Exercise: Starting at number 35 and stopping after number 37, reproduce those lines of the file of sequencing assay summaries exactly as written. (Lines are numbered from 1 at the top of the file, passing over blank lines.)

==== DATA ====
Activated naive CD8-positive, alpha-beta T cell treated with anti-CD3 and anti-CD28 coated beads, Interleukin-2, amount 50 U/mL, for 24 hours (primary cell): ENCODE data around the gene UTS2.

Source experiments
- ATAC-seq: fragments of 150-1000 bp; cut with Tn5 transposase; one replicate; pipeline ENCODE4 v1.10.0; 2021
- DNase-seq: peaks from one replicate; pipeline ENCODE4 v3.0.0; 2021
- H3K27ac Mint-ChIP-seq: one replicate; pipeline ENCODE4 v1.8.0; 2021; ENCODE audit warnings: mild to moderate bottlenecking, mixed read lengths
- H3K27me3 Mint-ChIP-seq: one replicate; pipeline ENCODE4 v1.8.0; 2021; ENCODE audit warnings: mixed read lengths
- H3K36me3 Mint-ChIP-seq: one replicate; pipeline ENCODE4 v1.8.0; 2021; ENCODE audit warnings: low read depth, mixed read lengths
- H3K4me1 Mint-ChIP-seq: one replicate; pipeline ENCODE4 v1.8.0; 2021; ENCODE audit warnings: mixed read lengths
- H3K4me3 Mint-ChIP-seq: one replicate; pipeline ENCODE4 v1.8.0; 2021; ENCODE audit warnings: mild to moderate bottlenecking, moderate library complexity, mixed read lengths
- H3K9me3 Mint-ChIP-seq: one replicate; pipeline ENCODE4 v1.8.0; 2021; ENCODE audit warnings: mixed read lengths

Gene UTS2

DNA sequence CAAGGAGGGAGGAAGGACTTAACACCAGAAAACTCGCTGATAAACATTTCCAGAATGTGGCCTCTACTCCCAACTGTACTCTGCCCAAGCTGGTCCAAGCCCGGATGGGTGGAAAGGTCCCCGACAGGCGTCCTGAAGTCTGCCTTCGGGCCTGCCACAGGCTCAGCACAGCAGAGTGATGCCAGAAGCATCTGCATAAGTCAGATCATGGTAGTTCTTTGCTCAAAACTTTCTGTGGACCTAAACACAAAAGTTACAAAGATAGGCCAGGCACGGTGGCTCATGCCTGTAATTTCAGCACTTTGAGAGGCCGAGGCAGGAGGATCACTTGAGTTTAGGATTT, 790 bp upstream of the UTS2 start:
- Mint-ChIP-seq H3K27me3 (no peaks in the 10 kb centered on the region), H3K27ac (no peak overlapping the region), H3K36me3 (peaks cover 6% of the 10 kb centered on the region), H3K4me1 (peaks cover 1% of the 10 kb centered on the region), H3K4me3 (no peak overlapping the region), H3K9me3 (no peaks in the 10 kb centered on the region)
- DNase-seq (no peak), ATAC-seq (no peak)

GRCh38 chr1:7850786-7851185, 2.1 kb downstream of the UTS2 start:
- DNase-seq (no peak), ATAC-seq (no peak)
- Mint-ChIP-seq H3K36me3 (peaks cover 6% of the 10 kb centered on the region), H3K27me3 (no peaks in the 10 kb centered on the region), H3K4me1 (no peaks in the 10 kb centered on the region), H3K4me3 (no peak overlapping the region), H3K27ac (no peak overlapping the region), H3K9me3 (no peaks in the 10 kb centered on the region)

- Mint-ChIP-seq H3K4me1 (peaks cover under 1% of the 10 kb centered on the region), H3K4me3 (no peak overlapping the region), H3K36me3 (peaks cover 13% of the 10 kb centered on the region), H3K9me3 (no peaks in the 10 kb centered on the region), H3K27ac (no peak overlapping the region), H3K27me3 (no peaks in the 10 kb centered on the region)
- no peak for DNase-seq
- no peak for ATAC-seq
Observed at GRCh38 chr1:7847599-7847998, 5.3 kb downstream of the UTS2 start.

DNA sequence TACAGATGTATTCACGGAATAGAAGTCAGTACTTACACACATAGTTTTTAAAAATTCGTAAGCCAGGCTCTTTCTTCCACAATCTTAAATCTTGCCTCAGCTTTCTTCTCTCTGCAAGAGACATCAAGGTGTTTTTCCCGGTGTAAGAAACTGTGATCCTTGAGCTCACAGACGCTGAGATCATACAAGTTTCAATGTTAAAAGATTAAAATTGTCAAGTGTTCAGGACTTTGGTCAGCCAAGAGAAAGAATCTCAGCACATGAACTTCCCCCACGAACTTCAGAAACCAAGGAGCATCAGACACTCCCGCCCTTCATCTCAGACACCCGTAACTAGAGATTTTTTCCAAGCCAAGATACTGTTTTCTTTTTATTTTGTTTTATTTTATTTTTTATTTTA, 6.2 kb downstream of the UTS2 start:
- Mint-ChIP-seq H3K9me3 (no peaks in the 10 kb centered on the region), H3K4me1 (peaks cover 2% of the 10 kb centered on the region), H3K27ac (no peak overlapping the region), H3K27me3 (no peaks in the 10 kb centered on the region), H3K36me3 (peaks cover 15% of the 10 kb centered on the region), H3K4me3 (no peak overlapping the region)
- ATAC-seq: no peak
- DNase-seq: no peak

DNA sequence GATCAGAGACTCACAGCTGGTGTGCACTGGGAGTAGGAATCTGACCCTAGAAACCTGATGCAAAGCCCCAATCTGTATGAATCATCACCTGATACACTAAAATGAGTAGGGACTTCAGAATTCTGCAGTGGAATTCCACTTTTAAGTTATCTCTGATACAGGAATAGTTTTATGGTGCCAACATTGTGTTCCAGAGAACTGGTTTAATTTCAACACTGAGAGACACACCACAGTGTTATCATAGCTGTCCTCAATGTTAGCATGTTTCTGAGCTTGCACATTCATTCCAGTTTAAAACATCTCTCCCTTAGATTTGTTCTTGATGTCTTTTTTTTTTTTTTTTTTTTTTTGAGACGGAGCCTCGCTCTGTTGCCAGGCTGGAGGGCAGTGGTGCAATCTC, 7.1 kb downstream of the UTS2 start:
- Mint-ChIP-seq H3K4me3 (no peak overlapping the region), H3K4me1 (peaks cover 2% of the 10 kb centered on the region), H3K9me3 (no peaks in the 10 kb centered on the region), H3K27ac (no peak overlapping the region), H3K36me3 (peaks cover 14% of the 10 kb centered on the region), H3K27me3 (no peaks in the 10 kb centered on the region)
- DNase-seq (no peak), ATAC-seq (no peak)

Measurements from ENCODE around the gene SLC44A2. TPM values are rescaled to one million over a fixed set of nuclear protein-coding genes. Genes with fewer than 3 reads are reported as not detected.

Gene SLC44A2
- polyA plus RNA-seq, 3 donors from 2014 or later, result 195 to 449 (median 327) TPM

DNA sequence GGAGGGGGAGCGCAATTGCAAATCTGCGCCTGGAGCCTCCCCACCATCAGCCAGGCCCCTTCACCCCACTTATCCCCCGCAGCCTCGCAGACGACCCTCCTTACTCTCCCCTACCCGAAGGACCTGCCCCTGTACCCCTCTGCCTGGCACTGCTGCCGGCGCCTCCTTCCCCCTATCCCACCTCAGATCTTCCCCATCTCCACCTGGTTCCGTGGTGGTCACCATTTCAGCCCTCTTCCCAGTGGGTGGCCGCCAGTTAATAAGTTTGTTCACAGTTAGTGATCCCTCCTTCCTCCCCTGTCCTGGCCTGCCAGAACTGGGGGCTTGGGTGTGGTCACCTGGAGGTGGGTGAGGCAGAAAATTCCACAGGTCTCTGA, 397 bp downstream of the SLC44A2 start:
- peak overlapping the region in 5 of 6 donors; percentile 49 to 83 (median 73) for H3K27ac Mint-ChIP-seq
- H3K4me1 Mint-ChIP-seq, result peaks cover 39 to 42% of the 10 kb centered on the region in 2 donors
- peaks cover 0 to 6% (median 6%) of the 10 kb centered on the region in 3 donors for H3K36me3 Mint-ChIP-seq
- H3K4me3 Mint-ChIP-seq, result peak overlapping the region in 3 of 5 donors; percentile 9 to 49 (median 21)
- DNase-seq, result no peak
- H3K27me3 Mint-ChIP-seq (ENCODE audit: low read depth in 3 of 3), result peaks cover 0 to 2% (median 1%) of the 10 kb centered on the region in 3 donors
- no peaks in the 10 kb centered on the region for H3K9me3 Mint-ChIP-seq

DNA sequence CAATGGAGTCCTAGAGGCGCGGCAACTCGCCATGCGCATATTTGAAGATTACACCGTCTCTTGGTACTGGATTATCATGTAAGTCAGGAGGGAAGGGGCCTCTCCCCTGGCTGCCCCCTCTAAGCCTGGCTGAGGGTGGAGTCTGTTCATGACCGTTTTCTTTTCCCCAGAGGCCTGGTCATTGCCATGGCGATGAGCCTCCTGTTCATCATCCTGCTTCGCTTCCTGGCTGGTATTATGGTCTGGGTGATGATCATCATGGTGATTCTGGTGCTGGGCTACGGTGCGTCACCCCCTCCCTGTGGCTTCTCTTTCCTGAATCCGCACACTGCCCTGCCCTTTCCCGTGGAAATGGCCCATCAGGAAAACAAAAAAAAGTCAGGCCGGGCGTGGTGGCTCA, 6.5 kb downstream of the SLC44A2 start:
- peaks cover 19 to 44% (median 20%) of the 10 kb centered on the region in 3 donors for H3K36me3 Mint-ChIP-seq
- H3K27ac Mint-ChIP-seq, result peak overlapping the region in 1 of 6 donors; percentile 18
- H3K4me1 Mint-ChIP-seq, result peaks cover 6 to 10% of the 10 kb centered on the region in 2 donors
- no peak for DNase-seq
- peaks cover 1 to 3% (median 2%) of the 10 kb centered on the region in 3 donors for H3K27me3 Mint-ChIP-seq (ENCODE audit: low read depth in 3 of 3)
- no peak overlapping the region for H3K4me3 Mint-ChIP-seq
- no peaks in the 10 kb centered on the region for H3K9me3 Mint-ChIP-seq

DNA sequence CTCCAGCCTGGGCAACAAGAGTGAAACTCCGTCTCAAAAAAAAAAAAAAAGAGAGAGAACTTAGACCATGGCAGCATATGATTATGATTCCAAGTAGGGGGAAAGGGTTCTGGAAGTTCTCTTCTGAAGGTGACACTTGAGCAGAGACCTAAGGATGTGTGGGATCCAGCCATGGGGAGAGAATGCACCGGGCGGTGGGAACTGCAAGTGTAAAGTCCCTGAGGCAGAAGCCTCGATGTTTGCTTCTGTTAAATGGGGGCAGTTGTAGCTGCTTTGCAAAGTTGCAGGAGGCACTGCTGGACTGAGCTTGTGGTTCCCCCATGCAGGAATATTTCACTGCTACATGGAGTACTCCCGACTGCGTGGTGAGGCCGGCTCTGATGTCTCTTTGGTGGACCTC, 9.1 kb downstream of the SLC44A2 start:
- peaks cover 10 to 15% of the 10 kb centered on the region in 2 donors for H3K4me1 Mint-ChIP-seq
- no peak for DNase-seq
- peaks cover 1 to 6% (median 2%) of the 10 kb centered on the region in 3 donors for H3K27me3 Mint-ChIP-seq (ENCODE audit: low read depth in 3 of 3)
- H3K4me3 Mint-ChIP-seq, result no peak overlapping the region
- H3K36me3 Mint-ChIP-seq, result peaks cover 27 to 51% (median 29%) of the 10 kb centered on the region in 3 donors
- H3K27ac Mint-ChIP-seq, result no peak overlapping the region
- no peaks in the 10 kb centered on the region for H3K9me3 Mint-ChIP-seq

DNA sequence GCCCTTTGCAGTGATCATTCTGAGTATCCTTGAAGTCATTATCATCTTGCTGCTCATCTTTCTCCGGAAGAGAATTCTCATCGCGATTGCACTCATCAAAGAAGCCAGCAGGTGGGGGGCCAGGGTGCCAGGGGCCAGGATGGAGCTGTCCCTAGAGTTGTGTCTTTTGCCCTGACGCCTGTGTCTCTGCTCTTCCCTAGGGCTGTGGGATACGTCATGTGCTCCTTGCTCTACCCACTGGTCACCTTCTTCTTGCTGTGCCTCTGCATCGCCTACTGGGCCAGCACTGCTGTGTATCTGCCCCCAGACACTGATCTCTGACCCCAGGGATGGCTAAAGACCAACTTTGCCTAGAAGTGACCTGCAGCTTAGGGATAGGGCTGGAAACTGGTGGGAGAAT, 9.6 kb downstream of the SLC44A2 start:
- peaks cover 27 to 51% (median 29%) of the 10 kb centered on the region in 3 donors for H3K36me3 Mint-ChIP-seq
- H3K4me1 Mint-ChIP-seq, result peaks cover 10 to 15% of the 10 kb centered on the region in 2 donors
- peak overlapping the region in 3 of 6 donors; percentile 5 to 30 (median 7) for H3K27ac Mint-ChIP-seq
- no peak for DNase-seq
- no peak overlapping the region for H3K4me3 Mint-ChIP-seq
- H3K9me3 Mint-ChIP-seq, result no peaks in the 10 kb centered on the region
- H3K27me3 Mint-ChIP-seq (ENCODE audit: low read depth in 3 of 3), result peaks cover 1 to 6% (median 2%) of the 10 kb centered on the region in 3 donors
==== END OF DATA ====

- peaks cover 0 to 6% (median 6%) of the 10 kb centered on the region in 3 donors for H3K36me3 Mint-ChIP-seq
- H3K4me3 Mint-ChIP-seq, result peak overlapping the region in 3 of 5 donors; percentile 9 to 49 (median 21)
- DNase-seq, result no peak